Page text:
Laura Koehler, Psy.D., Clinical Psychologist at Edward-Elmhurst Health shared that according to the Centers for Disease Control and Prevention, more than 7 percent of kids ages 3-17 are diagnosed with anxiety. When left untreated, these kids are at risk to perform poorly at school and, in some cases, it will lead to school refusal behavior.
School refusal is emotionally based and tends to occur with underlying mental health issues. It’s often to avoid some type of anxiety – general, social, performance or separation. The most common ages for school refusal are ages 5-7 and 11-14. This is attributed to the transition from kindergarten to 1st grade, and going to and leaving middle school.
Here are some of the most common signs of school refusal:
- Chronic headaches or stomachaches
- Frequently asking to stay home from school
- Repeatedly leaving class or going to the nurse’s office
- Refusing to participate in extracurricular sports or activities
- Lack of concentration or focus
- Sleep difficulties
- Lack of appetite or overeating
Michele Wheat wrote for https://www.wristband.com/ that bullying can come in many different forms. Sometimes, mean kids bother others on the playground, on the bus, or in the halls at school. You might run into a bully in the lunchroom or in a quiet corner of the library. Bullies also are mean to people online on social media sites, in email, and in text messages. But no one is allowed to bully others at any time or in any place. If you have a problem with a bully or you see someone else struggling with one, always tell an adult to get help. Teachers, parents, and other adults will step in to stop the abuse.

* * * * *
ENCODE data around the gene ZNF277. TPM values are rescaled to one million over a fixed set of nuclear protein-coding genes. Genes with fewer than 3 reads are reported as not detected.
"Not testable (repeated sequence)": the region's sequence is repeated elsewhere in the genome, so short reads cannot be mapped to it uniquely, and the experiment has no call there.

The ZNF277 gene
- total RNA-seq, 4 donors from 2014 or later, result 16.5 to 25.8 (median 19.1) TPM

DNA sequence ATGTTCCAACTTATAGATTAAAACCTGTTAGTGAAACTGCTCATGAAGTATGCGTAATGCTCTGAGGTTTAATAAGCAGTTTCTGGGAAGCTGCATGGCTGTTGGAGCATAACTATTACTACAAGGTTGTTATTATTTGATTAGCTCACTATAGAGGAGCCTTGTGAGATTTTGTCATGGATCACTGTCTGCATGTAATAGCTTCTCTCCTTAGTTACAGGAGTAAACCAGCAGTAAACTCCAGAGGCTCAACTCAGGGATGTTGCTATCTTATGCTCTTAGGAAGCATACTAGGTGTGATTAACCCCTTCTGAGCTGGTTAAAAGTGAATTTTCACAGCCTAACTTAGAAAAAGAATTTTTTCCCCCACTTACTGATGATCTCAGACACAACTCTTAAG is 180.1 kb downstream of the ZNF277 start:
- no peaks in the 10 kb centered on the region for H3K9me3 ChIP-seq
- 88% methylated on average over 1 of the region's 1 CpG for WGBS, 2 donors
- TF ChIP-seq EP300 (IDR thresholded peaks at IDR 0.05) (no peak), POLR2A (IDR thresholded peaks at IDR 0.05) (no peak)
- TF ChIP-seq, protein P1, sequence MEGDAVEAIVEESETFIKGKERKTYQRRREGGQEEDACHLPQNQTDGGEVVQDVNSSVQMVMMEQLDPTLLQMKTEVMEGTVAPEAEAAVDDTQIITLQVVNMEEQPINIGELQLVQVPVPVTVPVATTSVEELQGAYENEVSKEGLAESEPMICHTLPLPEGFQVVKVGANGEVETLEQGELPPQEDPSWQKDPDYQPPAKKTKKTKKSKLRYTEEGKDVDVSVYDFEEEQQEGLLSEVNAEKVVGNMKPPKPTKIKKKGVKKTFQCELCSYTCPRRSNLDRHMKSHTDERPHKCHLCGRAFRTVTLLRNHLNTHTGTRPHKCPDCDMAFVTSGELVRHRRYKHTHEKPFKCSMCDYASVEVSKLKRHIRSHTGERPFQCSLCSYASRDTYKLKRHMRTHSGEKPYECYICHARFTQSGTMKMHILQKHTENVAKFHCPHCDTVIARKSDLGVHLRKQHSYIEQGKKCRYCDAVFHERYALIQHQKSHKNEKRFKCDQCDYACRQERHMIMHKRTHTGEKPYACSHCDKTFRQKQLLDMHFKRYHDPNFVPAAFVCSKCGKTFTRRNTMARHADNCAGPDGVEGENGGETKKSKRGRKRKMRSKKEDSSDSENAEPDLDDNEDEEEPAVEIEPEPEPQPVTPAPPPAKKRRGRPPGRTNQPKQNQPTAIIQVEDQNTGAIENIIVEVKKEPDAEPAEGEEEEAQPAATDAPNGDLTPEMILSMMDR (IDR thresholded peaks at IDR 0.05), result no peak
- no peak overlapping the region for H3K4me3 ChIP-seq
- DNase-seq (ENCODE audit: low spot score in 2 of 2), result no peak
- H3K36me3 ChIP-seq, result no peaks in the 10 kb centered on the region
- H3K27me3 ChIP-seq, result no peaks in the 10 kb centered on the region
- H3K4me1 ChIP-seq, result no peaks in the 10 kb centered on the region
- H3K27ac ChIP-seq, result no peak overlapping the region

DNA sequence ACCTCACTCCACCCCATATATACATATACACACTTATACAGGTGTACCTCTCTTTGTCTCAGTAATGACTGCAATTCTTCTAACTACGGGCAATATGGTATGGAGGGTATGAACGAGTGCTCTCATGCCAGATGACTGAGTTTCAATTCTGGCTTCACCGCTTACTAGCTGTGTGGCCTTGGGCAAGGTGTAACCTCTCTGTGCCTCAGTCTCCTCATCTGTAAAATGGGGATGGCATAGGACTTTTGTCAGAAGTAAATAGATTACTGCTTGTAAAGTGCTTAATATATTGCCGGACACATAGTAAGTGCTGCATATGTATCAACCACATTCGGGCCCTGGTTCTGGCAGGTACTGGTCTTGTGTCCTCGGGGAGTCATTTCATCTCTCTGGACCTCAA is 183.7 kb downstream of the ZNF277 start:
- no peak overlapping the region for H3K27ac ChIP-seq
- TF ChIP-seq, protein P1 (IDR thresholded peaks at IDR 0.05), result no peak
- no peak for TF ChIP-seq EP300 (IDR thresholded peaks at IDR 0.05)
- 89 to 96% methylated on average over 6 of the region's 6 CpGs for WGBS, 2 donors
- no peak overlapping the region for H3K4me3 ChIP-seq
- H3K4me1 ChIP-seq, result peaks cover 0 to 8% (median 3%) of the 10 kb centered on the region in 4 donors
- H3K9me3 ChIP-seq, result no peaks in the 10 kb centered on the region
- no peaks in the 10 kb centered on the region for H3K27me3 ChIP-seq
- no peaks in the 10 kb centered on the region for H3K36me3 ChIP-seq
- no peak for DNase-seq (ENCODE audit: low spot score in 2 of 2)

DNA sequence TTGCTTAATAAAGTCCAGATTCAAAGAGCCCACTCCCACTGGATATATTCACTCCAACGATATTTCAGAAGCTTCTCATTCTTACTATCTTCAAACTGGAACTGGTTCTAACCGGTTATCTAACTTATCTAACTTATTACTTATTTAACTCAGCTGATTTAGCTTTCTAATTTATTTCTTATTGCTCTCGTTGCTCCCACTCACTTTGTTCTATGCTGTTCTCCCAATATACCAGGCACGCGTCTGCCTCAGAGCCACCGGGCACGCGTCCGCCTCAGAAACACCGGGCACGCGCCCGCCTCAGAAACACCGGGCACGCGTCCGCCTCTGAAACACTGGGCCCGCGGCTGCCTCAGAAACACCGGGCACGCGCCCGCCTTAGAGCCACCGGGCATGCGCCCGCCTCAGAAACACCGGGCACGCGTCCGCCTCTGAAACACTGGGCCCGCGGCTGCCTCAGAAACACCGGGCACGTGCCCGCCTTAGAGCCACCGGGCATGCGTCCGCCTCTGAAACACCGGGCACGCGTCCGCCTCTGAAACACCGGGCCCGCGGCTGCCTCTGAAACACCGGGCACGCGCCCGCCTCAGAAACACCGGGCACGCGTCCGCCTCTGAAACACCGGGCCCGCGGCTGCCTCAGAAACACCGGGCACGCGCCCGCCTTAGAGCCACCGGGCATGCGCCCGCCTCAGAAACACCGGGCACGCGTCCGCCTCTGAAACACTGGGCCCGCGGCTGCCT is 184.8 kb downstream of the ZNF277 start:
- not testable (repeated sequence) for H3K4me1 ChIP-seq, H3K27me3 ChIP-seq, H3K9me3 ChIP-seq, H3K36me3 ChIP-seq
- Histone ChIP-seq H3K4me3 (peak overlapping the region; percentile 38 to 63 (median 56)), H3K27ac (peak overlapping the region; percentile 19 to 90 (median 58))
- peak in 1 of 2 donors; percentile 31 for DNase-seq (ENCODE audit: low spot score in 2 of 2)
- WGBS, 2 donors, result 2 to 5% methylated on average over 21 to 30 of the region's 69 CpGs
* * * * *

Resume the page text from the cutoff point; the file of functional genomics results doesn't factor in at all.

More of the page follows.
Bullying has become a problem for kids throughout the United States and even around the world. Bullying might involve making fun of someone, calling them names, threatening them, or spreading rumors. Bullying can also involve shoving, pushing, or tripping someone. Sometimes bullying happens by excluding a person from activities or by forcing someone to do something they don’t want to do. Bullying might also involve destroying someone else’s property.
Ashley Green, Program Manager for Action for Healthy Kids shared that backyard baseball, pillow forts, and cardboard spaceships are all good. Play can be anything you want it to be and looks a little different for everyone. Fun and games aside, play serves an essential part of physical, cognitive and social-emotional development.
While the idea of ditching the busy schedule and letting impulsiveness or exploration take the reins for an afternoon can be unsettling, it’s important to your child’s developing imagination and well-being to participate in regular unstructured playtime. Read below about some of the benefits of unstructured play for both children and adults, and explore ways to begin facilitating at home or at school!